How to film Interstellar

Visual effects supervisor Paul Franklin and his team may have ditched science if it didn't look exciting

Theoretical physicist Kip Thorne may be stealing all the thunder regarding the scientific advancements of Interstellar. They've submitted a technical paper on gravitational lensing to Classical and Quantum Gravity. But a much larger team of visual effects medics at Double Negative who massaged the film to life were faced with one conundrum: how to make it scientifically accurate and dazzling enough for IMAX? Here, head of special effects on Interstellar Paul Franklin (who won the Oscar for Inception) exclusively talks about how his team created a potentially precise black hole and outfitting the set with gigantic screens so the actors had something to react to.


Visual Effects Supervisor Paul Franklin: "There are only four MSN IMAX cameras that we used on this film. There was a fifth that we smashed up on The Dark Knight. The MSN is the most advanced IMAX camera that has ever been built and you can put it in all sorts of interesting places. Here you see it on the nose of a modified Learjet. That we used to shoot some of the aerial photography used for this film. IMAX is 15 perforations across and usually it's 65 mm high, so the resolution of the negative is many times the perforation of a regular film frame. It’s equivalent to 18,000 lines of information. So your HD TV at home – this is nine times better in terms of its horizontal resolution. There’s nothing else like it. And there’s no digital system that comes close to it yet. We chose IMAX because it’s the biggest canvas that we could find to tell the biggest story that we were going to tell. The story of Interstellar."


Visual Effects Supervisor Paul Franklin: "One of the things that happened early on was Chris (Nolan) handed me a bunch of notes from (theoretical physicist) Kip Thorne and he said, 'I haven’t got time to deal with this – you did a degree in science. You go off and talk to him.'

I said to Chris, every time we do a film – and this is the fifth film I’ve done with him – I have to remind him that I actually did a degree in Fine Art and Sculpture. I work with computers so therefore I must be a scientist. So I went over to meet Kip in Fairbank, California. Kip was amazing. He took me through what I call ‘Space Time 101’ – the basics of wormholes and black holes and all these extraordinary things that we wanted to depict in the film. One of the first things he said to me was, 'A black hole is not a hole in space.' I said, 'What do you mean?' Because I’ve always seen drawings that look like a massive drainpipe in space.

He said, 'No no, this is called an invented diagram. What has happened here is that the three dimensions of our universe have been collapsed into two. Our 3D universe is represented as a flat sheet and we use the third remaining dimension to represent the fourth physical dimension.' I said, 'What do you mean – this was all wrong?' A cherished image from my childhood. He said, ‘Absolutely. The last thing that you want to do is to add anything like that in this film. No matter how beautiful it looks. It’s wrong and we want to be scientifically accurate.' It's from one of Kip’s ideas that Interstellar came… He came up with the story and developed it long before Chris Nolan and the rest of us joined the project."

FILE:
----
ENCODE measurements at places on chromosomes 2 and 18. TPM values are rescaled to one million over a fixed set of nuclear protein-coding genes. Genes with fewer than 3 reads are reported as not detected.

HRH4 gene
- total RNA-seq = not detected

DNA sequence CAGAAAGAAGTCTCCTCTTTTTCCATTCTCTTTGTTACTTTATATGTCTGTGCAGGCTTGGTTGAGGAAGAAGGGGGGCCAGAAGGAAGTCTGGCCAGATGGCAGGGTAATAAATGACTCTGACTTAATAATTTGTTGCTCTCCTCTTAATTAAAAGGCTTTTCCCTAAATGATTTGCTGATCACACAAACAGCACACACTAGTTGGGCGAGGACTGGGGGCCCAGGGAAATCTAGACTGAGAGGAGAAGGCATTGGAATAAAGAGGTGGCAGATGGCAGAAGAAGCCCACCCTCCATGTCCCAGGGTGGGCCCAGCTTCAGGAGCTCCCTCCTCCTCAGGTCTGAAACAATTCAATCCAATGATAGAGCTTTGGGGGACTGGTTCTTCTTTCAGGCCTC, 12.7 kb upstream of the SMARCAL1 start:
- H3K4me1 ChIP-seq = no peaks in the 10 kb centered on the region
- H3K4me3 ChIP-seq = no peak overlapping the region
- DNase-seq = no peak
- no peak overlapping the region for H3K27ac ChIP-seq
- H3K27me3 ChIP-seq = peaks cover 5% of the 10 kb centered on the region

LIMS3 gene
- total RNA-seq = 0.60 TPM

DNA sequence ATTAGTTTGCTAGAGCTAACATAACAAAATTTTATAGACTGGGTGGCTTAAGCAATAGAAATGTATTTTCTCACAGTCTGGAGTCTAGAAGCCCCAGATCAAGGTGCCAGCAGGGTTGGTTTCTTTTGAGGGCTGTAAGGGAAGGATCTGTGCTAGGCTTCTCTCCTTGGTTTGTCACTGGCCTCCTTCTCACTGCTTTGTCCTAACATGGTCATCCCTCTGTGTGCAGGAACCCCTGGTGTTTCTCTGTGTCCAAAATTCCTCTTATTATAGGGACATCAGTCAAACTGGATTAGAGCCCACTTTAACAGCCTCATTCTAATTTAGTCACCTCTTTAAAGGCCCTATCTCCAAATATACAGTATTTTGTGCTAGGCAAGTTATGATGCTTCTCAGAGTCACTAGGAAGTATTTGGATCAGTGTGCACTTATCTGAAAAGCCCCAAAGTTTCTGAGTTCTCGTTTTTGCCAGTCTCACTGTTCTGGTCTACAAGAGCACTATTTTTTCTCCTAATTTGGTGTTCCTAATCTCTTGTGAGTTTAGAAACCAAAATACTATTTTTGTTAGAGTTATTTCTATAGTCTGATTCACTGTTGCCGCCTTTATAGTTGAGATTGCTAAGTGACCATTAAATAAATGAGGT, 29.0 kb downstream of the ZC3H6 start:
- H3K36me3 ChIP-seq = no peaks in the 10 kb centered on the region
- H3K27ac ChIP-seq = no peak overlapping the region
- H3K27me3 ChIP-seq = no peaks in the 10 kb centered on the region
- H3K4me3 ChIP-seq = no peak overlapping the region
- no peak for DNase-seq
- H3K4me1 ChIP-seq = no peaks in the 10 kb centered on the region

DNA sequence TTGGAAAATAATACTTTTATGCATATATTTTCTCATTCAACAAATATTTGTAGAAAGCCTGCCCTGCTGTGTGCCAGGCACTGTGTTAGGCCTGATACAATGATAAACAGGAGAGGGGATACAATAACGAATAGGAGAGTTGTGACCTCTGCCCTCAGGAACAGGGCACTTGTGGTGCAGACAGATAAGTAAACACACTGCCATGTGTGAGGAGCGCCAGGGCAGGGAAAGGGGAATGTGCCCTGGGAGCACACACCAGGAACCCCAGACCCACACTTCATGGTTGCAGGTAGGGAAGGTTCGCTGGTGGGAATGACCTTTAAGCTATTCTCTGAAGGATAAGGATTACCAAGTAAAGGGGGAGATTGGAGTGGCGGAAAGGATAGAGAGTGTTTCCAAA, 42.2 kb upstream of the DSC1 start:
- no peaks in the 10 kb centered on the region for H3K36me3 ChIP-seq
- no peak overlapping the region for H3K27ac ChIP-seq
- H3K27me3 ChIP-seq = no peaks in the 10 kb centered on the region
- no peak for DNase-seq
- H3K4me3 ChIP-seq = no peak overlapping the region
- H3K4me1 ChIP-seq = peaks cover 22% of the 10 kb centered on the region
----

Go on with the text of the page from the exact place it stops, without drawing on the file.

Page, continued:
Visual Effects Supervisor Paul Franklin: "The problem we ran into with this was that (our rendering of the black hole) was very exciting scientifically but it’s just a black hole against a largely black background. And we need something dramatic. As Chris said to us right from the beginning, ‘You can do the science but if it’s not exciting for the audience, we’re going to do something else.’ So the pressure was on to produce something that would be visually exciting. We started studying accretion discs, the big disc of matter that is being sucked into the black hole."

Visual Effects Artist Eugenie von Tunzelmann: "We wanted to do it in collaboration with Kip to make sure that we were doing everything in a legitimate way. So this is called concept art but I think using the word ‘art’ might be pushing my luck a little bit. This is a little mock up (below) that I did going it could be thick, it could be cloudy… Kip went, 'Yes, no, no, yes, yes.'"

Visual Effects Supervisor Paul Franklin: "This is what I refer to as The Christmas Pudding and it’s quite an exciting image for me but it’s also quite strange. I didn’t know how Chris was going to respond to it. I actually showed this to him for the first time on my laptop in the back seat of Cooper’s truck that you see in the film. And Mathew McConaughey’s hanging over the head rest peering at my laptop going, “Woah, that’s cool”. And Chris goes, “Woah. That’s quite exciting.” So we didn’t have to come up with something crazy."


Visual Effects Supervisor Paul Franklin: "This is where it started getting really complicated for Eugenie and the team back in London because I’m on set shooting the movie. The black hole is not finished yet, it’s not the one you see in the movie. But it looks very exciting so we thought, “Let’s use that on set.” So we had big digital projectors shining these images onto huge screens that we’d built screens 300ft long by 80ft high. We were projecting images on to them so that we could look at them from out of the windows of our spacecraft sets. We could film it on camera and we can see this in the film. And the key thing was that the actors loved it because they weren’t just looking at a green screen. They were looking at something that they could imagine was real. So we gave them stuff and (the actors) came up to us after the shoot and said how much they had appreciated it to have something to imagine themselves in some extraordinary place. We didn’t use a single green screen in any of the spacecraft sequences on this film."

Interstellar is in cinemas now